CSLAP Aquatic Plant Survey
Understanding what plants are in your lake can be helpful to understand the health of your lake. In some lakes, the type and abundance of plants can support healthy fisheries, protect the lake bottom from waves, and support interesting benthic animals. It's also important to know if you have an invasive plant in your lake. The earlier an invasive species is found, the more likely that an effective control approach can be implemented. Also, knowing where invasive plants are found can help limit their spread.
The Plant Sampling Protocol describes how to sample the plants in your lake. This approach discusses how to get a sense of the density and community of plants in your lake.
If you do not have time to do the full plant sampling protocol, you can also sample for the presence or absence of specific plants. Instructions on how to do this simple shoreline search can be found in this AIS Shoreline Plant Protocol.
In either case, if you notice a strange or unusual plant in your lake, you don't have to do a complete survey. Email a photo of the plant to Scott Kishbaugh at firstname.lastname@example.org and he will let you know if further investigation is warranted.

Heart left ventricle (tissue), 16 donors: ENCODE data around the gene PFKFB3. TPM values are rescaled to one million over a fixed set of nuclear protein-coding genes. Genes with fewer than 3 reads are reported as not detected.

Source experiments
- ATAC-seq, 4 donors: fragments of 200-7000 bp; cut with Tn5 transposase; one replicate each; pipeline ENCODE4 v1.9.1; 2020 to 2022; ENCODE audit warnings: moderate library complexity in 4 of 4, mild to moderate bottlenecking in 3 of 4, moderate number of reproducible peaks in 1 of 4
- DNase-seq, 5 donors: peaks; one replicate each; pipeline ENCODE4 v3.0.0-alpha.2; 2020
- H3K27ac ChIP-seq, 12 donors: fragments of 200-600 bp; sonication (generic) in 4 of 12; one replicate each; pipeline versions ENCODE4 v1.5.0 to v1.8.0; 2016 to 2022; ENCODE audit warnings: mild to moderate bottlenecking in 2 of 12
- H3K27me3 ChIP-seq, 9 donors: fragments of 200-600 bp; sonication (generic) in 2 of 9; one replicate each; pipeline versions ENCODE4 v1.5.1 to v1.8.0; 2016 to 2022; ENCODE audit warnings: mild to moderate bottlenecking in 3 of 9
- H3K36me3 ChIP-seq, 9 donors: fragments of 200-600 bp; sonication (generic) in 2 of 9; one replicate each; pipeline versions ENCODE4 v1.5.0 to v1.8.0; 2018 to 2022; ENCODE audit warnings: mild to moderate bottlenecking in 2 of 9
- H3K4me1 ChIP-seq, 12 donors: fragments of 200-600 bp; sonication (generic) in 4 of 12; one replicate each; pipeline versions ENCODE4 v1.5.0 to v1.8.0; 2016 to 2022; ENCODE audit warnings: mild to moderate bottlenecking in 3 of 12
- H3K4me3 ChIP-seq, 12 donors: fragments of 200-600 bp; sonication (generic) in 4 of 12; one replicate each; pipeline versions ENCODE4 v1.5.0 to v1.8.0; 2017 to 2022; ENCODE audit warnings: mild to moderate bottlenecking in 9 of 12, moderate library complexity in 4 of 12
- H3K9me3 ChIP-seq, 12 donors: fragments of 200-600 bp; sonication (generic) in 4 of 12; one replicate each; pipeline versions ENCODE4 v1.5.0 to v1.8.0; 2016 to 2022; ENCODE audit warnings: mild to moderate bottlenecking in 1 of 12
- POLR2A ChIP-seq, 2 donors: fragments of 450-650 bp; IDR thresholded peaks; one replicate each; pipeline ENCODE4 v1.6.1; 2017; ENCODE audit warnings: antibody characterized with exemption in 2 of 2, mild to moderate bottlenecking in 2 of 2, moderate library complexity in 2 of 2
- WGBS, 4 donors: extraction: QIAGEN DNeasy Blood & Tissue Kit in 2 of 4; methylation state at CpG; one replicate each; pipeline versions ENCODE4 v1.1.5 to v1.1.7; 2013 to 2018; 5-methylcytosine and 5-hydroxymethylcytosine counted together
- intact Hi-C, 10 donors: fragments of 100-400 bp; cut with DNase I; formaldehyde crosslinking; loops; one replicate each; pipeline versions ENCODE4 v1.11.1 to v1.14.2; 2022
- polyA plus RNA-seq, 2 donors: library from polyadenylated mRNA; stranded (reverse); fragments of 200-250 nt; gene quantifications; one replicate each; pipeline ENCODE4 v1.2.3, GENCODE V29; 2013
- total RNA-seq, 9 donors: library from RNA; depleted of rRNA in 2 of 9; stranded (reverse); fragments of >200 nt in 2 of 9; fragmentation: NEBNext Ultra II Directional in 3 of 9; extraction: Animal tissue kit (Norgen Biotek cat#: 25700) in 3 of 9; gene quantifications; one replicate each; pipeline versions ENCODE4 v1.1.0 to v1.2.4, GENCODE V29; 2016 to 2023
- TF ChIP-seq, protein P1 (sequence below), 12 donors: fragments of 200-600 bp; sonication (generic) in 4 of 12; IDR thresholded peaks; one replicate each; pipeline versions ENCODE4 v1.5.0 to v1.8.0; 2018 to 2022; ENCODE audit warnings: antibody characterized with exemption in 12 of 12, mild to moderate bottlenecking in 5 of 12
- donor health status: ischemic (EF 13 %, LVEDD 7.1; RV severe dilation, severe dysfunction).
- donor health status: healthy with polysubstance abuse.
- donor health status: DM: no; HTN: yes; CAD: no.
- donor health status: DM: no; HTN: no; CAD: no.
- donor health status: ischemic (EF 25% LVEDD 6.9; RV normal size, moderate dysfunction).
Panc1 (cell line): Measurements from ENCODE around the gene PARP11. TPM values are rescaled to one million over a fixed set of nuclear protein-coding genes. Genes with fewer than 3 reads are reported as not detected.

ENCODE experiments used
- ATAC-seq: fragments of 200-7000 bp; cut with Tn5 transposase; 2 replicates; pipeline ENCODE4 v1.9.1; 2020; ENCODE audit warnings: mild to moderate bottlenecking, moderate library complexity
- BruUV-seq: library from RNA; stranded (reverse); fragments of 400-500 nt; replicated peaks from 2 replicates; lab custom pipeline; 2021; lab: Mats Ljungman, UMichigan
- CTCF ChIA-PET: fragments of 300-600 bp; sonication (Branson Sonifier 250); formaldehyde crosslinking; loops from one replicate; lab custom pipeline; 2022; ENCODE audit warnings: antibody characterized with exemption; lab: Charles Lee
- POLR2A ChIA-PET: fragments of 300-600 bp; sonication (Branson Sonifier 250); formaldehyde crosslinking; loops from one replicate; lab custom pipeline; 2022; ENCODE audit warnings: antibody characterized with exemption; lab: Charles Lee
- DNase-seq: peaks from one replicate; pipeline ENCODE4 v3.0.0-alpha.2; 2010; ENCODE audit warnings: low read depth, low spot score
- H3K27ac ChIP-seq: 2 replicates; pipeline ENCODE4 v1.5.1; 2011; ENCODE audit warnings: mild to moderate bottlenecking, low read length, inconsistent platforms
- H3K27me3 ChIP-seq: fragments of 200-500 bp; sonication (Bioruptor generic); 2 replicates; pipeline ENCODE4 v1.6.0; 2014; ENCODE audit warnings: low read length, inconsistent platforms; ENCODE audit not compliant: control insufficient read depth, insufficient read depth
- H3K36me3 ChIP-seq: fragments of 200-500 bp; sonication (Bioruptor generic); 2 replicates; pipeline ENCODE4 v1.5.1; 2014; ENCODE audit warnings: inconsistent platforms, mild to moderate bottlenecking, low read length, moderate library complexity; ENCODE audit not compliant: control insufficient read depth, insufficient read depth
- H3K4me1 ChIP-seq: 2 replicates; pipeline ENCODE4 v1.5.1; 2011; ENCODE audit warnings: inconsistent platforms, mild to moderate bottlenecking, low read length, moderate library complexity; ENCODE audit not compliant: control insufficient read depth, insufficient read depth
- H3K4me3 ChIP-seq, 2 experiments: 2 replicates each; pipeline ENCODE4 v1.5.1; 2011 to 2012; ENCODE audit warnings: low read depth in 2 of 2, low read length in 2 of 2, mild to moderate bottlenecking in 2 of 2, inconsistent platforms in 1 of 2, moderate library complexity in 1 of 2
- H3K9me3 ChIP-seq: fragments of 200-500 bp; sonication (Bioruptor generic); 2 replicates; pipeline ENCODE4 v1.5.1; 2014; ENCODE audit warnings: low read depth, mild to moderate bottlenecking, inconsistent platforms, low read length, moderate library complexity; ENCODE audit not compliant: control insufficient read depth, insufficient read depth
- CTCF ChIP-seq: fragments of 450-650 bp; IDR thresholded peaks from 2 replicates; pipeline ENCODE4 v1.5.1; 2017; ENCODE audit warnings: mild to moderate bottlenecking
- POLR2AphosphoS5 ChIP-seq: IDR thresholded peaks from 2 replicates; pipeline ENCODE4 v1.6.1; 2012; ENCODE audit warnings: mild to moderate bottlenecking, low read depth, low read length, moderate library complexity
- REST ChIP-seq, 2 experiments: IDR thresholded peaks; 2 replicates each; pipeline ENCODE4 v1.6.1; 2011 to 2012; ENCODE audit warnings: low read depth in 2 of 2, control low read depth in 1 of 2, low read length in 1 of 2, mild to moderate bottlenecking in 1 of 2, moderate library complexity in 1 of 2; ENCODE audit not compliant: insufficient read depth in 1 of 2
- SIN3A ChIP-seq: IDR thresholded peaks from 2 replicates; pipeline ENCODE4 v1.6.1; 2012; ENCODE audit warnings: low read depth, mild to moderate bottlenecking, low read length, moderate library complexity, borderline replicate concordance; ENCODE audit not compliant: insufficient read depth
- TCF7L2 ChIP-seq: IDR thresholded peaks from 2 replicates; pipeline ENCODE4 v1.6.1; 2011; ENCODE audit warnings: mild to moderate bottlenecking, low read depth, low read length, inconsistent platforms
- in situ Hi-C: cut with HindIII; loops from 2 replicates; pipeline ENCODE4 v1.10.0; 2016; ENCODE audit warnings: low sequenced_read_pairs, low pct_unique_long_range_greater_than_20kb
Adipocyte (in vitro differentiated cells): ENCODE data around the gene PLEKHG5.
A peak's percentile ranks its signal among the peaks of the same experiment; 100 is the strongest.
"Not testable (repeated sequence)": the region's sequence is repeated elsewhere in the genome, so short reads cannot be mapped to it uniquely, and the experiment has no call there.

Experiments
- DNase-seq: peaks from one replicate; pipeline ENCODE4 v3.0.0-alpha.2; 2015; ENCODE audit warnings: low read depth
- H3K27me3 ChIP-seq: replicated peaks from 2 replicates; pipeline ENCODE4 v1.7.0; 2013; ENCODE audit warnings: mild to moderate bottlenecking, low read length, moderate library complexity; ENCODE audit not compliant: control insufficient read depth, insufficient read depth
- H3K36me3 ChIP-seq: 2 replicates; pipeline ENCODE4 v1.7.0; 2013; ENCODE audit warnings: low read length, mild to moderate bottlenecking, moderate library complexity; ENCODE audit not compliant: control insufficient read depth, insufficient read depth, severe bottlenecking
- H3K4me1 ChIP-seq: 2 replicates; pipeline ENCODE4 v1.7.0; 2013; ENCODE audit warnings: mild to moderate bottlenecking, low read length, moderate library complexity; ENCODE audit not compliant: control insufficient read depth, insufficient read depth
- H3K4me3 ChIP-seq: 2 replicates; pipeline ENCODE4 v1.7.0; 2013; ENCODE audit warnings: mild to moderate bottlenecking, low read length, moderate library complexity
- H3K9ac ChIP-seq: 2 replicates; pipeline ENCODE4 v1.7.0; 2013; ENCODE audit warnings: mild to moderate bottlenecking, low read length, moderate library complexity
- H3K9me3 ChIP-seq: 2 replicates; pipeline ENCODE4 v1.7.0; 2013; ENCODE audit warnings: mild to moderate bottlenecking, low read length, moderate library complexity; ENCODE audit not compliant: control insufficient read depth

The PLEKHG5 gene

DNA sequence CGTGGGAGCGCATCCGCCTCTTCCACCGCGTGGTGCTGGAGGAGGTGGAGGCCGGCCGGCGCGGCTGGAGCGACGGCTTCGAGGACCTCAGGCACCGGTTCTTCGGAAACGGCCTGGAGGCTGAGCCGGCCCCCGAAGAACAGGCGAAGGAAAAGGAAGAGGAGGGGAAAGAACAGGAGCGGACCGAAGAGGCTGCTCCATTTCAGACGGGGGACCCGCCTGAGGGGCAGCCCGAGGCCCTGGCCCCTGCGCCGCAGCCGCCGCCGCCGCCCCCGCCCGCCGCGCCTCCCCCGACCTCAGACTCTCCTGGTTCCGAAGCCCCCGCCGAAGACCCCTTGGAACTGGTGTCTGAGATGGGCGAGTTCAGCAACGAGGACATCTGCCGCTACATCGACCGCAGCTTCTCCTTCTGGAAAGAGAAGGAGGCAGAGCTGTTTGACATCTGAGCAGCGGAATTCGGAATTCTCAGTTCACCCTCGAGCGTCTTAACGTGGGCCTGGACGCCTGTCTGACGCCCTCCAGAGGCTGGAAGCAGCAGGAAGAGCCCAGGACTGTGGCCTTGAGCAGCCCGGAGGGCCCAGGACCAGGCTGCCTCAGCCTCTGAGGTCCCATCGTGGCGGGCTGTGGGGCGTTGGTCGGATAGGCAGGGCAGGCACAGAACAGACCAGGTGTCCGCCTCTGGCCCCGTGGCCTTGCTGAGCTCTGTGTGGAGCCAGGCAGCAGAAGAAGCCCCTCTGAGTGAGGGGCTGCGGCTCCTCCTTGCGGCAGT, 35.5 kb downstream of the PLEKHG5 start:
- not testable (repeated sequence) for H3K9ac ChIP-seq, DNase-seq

Lake News OCT 9th
23rd Western Regional Conference October 21, 2017
Join us on Silver Lake in Wyoming County. The gathering includes a buffet style lunch and great talks. TO REGISTER: GO TO THE EVENTS TAB AT THE TOP OF THE PAGE. AND SCROLL DOWN TO REGIONAL CONFERENCES.
The deadline for registration will be Oct 12th, 2017.
1. Panel Discussion - Faculty and staff from SUNY Geneseo, SUNY Brockport, the University of Buffalo, and Rochester Institute of Technology (RIT) will discuss ways that lake associations can use college programs and expertise more effectively.
2. Dr. Joseph Atkinson, Chair , Department of Environmental Engineering, University of Buffalo will talk about ongoing research on harmful algal blooms in Sodus Bay, Lake Ontario.
3. Doug Conroe, Chautauqua Lake Association, talks about collaborative efforts with academic institutions..
4. Meg Wilkinson, Invasive Species Database Program Coordinator, NY Natural Heritage Program, shows how to use the IMAP Invasive System smartphone app. Assisting her in the “show and tell “ program will be students from the SUNY College of Environmental Science and Forestry (ESF) and the RIT.
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